Efficacy and side-effect profiles of lactulose, docusate sodium, and sennosides compared to PEG in opioid-induced constipation: A systematic review

  • Author / Creator
    Kerridge, Teresa A.
  • Opioid-induced constipation (OIC) is an unpleasant and ubiquitous side effect of opioid treatment. Ineffective treatment of OIC can result in decreased adherence to opioid therapy, decreased quality of life, and increased morbidity and mortality. The constipating effects of opioids result from their inhibitory effects on μ, κ, and δ receptors in the gastrointestinal tract causing hard and dry stools, prolonged transit time, decreased gastric secretions, and ineffective colonic emptying. Current treatment of OIC occurs by trial and error; little evidence exists to guide practice. Docusate sodium, sennosides, and lactulose are common drugs used in constipation prevention and management in OIC. This systematic review investigates whether PEG is superior to doscusate sodium, sennosides, and/or lactulose in the treatment of OIC. Despite extensive search strategies, no studies met our inclusion criteria. Consequently, insufficient evidence exists to address this clinical question. Further research is required and high-powered, well-designed clinical trials are economically feasible.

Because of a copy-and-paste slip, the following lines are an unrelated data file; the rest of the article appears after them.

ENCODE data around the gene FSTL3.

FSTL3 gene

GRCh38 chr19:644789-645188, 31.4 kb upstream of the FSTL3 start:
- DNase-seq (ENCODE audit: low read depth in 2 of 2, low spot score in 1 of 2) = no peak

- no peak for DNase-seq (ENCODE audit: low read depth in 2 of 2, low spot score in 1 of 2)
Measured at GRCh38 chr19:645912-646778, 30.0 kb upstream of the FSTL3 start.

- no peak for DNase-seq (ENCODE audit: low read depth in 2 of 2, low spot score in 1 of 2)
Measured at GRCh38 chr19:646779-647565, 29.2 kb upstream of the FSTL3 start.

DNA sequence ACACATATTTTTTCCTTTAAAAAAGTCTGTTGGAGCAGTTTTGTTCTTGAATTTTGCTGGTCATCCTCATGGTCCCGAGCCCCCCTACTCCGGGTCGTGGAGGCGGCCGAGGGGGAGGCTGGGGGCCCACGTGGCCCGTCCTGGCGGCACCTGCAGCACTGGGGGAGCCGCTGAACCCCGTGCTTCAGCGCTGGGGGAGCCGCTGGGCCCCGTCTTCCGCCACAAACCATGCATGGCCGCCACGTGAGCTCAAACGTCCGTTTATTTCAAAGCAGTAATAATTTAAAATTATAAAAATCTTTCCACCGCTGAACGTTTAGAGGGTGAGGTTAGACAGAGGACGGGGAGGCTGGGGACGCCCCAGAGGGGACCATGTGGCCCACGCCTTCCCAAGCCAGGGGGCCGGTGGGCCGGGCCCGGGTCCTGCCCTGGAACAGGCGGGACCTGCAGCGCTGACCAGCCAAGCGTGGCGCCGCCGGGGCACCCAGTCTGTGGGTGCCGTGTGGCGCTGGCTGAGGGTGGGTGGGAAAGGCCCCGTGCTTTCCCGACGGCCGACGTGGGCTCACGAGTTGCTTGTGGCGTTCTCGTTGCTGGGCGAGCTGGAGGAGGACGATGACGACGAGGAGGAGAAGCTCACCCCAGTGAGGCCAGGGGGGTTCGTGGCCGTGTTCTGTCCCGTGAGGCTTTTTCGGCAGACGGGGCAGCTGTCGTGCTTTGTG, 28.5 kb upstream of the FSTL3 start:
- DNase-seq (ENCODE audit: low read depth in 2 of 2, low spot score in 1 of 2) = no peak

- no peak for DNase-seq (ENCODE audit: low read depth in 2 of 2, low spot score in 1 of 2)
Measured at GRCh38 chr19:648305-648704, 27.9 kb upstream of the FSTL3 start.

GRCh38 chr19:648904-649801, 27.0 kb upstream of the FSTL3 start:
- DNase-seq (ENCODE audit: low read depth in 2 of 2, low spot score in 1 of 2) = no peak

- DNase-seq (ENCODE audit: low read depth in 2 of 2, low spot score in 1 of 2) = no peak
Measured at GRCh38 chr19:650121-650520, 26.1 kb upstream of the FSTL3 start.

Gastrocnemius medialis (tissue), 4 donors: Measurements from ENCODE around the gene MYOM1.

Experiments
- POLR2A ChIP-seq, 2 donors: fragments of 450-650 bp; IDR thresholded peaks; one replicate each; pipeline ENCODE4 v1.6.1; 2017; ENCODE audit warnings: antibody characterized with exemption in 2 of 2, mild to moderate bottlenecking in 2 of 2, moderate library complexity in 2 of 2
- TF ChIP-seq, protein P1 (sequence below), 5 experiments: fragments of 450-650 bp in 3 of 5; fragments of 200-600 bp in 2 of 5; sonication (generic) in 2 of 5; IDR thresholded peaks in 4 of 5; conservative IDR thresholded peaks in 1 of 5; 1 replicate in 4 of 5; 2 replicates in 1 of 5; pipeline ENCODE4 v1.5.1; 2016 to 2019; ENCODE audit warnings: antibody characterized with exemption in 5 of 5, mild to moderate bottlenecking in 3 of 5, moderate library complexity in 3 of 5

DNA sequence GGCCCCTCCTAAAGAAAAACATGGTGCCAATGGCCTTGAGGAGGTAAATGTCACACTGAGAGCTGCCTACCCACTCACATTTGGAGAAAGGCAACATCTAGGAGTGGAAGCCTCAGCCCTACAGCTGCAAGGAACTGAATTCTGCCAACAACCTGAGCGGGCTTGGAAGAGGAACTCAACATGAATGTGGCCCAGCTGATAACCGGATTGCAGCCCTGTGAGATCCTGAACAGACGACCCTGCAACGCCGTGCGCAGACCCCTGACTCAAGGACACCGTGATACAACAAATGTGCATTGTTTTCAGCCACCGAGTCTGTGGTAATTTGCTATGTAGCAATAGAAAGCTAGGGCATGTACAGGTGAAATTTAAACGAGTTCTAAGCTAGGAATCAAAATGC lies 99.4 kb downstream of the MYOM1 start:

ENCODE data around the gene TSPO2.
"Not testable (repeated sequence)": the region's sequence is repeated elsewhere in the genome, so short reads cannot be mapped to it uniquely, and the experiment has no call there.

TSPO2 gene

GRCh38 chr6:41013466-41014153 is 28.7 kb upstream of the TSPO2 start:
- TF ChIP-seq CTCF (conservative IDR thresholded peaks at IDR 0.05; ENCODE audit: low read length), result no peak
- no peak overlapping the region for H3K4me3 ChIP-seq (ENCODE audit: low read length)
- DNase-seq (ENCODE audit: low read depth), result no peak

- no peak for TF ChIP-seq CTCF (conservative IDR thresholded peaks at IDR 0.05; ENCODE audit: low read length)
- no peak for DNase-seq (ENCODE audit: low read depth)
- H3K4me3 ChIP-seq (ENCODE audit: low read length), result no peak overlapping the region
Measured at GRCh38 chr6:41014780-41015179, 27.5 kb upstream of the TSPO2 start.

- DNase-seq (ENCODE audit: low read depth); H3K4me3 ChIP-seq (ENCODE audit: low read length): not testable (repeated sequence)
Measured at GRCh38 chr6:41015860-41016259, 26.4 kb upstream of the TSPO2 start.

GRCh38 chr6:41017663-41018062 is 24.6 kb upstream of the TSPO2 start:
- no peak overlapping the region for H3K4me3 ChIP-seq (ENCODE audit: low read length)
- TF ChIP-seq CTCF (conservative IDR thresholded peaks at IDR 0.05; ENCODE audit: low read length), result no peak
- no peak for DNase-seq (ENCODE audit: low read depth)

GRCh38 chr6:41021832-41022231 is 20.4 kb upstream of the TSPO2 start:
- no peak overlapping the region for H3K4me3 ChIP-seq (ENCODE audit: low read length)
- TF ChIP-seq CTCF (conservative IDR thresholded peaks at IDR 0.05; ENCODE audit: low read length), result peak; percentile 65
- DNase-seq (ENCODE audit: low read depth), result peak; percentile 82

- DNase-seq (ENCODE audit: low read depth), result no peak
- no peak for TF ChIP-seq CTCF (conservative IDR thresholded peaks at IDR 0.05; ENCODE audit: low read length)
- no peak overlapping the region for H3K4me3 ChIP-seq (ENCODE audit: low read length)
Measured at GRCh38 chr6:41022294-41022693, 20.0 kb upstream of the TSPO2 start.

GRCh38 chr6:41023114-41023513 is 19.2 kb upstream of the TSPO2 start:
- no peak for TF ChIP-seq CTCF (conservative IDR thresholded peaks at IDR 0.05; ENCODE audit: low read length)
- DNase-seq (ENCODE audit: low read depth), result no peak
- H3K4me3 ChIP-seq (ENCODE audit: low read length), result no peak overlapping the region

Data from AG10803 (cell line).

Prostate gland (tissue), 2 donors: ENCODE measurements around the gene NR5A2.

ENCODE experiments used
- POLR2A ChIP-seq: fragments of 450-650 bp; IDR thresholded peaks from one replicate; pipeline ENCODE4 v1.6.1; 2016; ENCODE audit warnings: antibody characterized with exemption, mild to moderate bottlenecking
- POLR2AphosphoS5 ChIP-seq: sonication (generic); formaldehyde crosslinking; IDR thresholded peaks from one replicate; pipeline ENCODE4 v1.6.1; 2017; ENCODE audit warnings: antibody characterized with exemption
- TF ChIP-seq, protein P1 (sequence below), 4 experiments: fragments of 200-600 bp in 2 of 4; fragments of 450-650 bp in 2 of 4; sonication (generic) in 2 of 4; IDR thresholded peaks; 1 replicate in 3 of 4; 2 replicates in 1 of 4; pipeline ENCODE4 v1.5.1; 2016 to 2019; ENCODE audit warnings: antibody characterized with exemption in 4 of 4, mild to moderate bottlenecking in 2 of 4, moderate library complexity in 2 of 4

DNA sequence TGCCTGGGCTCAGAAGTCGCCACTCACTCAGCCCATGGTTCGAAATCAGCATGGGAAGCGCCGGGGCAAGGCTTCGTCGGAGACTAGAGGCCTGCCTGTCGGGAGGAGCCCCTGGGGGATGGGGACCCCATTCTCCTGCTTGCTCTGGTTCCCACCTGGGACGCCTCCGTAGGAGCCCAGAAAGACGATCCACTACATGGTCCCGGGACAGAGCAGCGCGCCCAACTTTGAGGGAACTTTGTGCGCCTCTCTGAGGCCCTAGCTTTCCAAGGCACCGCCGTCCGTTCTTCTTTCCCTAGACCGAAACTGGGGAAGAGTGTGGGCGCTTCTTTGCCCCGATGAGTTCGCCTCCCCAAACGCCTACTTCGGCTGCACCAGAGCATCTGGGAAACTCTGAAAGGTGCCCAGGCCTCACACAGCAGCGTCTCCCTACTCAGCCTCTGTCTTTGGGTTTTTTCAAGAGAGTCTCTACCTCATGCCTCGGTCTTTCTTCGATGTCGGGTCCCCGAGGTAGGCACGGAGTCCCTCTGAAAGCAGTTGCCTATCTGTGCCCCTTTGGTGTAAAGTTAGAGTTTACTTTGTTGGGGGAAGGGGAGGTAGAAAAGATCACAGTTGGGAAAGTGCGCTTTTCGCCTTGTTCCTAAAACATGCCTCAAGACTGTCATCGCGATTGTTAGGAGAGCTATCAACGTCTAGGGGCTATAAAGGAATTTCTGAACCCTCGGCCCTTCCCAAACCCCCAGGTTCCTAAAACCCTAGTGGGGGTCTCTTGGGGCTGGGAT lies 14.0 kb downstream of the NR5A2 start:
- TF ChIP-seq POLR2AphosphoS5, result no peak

• Subjects / Keywords
  • Graduation date
  • Type of Item
  • Degree
    Master of Nursing
  • DOI
  • License
    This thesis is made available by the University of Alberta Libraries with permission of the copyright owner solely for non-commercial purposes. This thesis, or any portion thereof, may not otherwise be copied or reproduced without the written consent of the copyright owner, except to the extent permitted by Canadian copyright law.
  • Language
  • Institution
    University of Alberta
  • Degree level
  • Department
  • Supervisor / co-supervisor and their department(s)
  • Examining committee members and their departments
    • Hunter, Kathleen (Nursing)
    • Lazarescu, Adriana (Gastroenterology)
    • Cummings, Greta (Nursing)